Saturday, December 13, 2008

Google's approaches to concurrency

I have a bit of a thing for concurrency. It is one of those challenges where in the answer actually lies in choosing the right collection of technologies such that programmers can achieve what they want to, safely and effectively.

The traditional approach, using locks et al, requires a level of mathematical proof that is infeasible. If we are going to use locks, we need to do it in a way that the compilers and run times will be able to verify that we aren't being stupid, otherwise it becomes too hard.

Google's various approaches to utilising concurrency safely are intriguing. The first, MapReduce, is beautiful in the way that it elides concurrency. Suddenly programmers can write programs that will be run across thousands of machines, in a way that is both safe and manageable.

Then there is the message passing paradigm that has surfaced in both Google Gears and in Android. This can be looked at as another implementation of the Actor model, but in both cases using languages that are mutable and in widespread use. It is the fact that messages are serialised across the communication boundary that gives safety, but the rest of the language environment isn't impacted. It only requires programmers to treat talking to another thread the same way that they talk to another process across the internet, a widely understood abstraction.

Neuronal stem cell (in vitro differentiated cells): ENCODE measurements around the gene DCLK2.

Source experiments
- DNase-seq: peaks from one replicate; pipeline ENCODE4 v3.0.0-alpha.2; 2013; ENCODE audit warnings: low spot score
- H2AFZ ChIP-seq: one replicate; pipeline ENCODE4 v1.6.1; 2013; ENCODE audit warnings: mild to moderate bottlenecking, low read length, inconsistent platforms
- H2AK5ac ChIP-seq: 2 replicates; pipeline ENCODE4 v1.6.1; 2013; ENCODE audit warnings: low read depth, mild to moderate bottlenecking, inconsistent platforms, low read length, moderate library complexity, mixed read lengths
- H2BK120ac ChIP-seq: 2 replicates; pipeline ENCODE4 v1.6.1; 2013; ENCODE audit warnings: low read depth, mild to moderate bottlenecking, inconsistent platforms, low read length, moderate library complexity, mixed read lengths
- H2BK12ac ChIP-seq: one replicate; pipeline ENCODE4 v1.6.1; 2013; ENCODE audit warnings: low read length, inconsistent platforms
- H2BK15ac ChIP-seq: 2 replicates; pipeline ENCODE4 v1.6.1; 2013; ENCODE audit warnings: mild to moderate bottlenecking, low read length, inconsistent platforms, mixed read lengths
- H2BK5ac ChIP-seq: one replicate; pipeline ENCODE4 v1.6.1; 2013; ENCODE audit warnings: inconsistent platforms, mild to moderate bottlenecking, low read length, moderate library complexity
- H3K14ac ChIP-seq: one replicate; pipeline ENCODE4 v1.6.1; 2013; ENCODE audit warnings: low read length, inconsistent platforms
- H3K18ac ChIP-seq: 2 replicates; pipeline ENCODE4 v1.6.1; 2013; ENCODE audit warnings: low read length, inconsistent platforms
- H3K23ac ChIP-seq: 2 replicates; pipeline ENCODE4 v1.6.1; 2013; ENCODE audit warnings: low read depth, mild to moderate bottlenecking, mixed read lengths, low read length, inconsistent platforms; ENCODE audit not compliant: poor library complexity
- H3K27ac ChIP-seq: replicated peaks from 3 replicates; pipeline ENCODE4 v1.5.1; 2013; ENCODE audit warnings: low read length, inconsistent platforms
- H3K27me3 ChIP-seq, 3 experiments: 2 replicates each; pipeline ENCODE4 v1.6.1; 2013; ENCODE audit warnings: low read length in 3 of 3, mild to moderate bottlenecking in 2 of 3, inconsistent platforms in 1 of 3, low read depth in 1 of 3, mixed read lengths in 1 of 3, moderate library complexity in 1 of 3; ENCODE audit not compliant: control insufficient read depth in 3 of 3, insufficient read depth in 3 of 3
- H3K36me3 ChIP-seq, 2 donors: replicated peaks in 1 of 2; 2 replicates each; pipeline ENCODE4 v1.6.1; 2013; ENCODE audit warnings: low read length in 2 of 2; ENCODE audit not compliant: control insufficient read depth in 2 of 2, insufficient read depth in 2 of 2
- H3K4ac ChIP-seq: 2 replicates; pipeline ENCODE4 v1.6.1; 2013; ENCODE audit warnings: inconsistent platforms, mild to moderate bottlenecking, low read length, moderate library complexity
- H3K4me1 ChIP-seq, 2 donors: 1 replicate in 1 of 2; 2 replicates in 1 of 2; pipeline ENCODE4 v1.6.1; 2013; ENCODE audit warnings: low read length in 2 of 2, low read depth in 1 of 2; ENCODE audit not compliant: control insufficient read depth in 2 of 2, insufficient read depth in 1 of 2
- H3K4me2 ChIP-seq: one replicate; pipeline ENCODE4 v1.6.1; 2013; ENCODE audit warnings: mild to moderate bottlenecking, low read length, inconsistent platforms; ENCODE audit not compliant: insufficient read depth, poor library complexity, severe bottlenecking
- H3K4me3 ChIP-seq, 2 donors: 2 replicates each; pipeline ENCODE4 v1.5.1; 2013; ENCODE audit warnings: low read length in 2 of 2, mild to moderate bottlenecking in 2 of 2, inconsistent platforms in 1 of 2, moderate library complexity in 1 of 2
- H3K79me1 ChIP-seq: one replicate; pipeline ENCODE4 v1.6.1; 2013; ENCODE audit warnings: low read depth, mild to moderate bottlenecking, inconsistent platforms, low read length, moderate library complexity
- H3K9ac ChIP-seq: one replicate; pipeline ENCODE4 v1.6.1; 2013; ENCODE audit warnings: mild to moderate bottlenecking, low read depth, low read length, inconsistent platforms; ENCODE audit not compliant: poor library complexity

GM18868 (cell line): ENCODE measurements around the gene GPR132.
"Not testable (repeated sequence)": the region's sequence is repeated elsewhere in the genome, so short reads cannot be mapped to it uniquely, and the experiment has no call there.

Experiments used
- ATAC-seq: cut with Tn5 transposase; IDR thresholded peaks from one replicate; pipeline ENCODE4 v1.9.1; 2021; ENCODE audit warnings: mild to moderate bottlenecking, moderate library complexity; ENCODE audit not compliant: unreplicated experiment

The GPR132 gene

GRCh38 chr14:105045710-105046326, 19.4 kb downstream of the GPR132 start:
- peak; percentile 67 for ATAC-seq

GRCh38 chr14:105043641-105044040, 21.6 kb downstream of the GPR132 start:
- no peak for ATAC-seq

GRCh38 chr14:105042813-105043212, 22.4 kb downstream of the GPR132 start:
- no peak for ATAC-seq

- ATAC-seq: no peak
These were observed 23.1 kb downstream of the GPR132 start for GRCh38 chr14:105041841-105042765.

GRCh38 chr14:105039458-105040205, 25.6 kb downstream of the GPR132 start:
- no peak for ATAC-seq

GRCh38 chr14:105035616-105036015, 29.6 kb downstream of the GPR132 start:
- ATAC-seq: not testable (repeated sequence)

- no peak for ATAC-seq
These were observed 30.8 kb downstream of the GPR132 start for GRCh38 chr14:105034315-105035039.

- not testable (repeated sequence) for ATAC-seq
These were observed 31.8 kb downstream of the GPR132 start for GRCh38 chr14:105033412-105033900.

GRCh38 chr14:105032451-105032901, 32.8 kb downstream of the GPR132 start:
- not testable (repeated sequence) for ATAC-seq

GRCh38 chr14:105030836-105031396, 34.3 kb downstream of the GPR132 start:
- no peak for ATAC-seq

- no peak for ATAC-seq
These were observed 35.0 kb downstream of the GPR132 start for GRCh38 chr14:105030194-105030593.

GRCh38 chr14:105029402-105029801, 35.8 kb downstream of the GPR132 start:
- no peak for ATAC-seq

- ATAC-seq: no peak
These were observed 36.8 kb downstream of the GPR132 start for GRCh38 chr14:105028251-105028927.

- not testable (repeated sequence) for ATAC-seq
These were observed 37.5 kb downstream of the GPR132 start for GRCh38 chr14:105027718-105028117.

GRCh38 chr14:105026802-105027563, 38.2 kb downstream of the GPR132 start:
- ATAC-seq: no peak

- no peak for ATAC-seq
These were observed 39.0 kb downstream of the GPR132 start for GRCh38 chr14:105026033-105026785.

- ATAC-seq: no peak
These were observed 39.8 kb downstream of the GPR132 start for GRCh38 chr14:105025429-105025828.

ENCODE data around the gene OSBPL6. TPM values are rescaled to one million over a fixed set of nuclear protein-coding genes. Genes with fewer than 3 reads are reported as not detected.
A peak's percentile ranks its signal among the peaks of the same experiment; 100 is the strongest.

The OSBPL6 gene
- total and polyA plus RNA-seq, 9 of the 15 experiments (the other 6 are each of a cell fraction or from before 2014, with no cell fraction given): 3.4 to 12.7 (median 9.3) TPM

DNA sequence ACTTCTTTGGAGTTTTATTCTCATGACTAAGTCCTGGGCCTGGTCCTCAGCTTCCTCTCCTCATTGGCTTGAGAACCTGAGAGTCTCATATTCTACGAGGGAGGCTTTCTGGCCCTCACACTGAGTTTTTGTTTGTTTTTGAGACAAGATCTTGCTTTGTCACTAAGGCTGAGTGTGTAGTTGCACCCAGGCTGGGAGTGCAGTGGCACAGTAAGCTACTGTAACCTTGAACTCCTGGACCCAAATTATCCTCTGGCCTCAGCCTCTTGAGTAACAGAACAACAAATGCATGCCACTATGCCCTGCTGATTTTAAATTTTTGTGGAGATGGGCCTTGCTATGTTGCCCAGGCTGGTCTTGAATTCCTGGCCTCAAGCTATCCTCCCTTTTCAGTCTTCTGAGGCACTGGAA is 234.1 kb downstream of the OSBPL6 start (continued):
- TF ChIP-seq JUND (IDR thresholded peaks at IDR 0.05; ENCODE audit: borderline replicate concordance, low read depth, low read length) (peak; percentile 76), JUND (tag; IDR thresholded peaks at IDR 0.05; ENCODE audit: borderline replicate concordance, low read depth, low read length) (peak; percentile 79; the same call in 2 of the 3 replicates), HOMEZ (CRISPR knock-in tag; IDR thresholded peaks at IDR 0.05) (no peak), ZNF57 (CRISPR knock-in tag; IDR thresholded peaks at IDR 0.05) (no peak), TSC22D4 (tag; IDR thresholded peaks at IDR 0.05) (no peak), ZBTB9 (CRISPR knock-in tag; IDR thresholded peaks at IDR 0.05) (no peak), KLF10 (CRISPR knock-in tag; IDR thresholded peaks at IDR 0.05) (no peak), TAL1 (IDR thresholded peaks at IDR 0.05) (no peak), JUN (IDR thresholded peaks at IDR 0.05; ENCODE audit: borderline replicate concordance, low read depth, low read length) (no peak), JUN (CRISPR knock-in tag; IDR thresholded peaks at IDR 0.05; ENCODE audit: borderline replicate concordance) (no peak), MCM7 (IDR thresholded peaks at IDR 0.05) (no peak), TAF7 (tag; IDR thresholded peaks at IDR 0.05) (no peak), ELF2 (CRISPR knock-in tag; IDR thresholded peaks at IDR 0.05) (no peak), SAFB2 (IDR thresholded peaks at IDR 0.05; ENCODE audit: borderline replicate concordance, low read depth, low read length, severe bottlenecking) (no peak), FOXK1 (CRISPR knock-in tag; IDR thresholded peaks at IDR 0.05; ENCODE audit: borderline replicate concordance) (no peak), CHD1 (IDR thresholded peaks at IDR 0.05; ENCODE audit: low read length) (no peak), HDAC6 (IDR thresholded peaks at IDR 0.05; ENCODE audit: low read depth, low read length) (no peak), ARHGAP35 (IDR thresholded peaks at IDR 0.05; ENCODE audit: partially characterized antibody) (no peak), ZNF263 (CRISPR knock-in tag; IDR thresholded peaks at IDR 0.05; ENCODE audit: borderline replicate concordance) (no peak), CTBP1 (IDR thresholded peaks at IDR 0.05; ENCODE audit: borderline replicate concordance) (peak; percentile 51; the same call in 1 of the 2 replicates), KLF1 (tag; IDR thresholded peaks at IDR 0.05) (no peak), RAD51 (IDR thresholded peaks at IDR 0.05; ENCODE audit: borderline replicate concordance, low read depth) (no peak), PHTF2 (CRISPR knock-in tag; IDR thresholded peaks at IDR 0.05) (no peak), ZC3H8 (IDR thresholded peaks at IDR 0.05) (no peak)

Where this gets interesting for me is the Chrome multi-process architecture. Here is an architecture that facilitates traditional programmers moving into concurrent code using message passing, but also in a way that is compatible with all the current libraries.

Actually, where it gets really interesting is Google's native x86 web plugin. This technique could be used to embed plugins as completely managed threads inside of an application. Near as I can tell this is bringing Chrome's multi-process architecture into other web browsers, by the back door.

What I want to know is what would happen if someone took Google's x86 plugin architecture and bolted it into something like Qt, where the thread responsible for the screen paint, the thread holding the application code, and various other threads (network io, database io, et al) were each one of these managed x86 processes? It would allow Qt applications to dynamically download code into a running application, and spin them up as additional sandboxed services.

The possibilities...